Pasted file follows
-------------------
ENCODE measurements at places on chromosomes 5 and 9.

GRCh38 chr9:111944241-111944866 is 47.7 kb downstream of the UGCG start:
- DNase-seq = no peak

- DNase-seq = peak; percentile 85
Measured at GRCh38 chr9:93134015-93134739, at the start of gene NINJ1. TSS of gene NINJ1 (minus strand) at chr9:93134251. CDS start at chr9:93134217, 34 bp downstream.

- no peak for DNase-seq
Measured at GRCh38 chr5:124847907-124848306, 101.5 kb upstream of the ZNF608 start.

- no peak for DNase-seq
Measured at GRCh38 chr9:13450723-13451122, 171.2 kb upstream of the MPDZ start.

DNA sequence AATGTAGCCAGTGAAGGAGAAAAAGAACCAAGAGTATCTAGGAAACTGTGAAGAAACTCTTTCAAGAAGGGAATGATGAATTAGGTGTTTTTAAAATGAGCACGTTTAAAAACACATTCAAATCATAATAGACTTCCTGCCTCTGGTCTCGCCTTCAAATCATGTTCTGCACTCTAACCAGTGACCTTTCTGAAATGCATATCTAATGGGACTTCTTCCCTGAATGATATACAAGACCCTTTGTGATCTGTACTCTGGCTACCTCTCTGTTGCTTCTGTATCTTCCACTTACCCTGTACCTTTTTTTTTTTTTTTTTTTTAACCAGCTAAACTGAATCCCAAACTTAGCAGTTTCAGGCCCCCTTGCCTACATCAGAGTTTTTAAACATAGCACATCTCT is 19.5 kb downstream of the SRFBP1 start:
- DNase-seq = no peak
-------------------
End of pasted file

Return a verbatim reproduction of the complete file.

ENCODE measurements at places on chromosomes 5 and 9.

GRCh38 chr9:111944241-111944866 is 47.7 kb downstream of the UGCG start:
- DNase-seq = no peak

- DNase-seq = peak; percentile 85
Measured at GRCh38 chr9:93134015-93134739, at the start of gene NINJ1. TSS of gene NINJ1 (minus strand) at chr9:93134251. CDS start at chr9:93134217, 34 bp downstream.

- no peak for DNase-seq
Measured at GRCh38 chr5:124847907-124848306, 101.5 kb upstream of the ZNF608 start.

- no peak for DNase-seq
Measured at GRCh38 chr9:13450723-13451122, 171.2 kb upstream of the MPDZ start.

DNA sequence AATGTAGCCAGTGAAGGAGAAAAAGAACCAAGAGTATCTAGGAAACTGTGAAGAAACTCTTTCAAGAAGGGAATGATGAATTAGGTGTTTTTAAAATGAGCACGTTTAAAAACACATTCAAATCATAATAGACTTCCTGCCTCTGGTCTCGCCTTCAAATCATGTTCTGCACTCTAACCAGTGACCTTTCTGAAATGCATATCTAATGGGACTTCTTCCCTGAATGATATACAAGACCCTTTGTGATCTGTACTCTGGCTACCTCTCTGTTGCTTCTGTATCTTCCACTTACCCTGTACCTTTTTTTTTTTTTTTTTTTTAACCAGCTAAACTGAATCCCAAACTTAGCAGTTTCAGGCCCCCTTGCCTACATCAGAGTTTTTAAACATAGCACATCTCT is 19.5 kb downstream of the SRFBP1 start:
- DNase-seq = no peak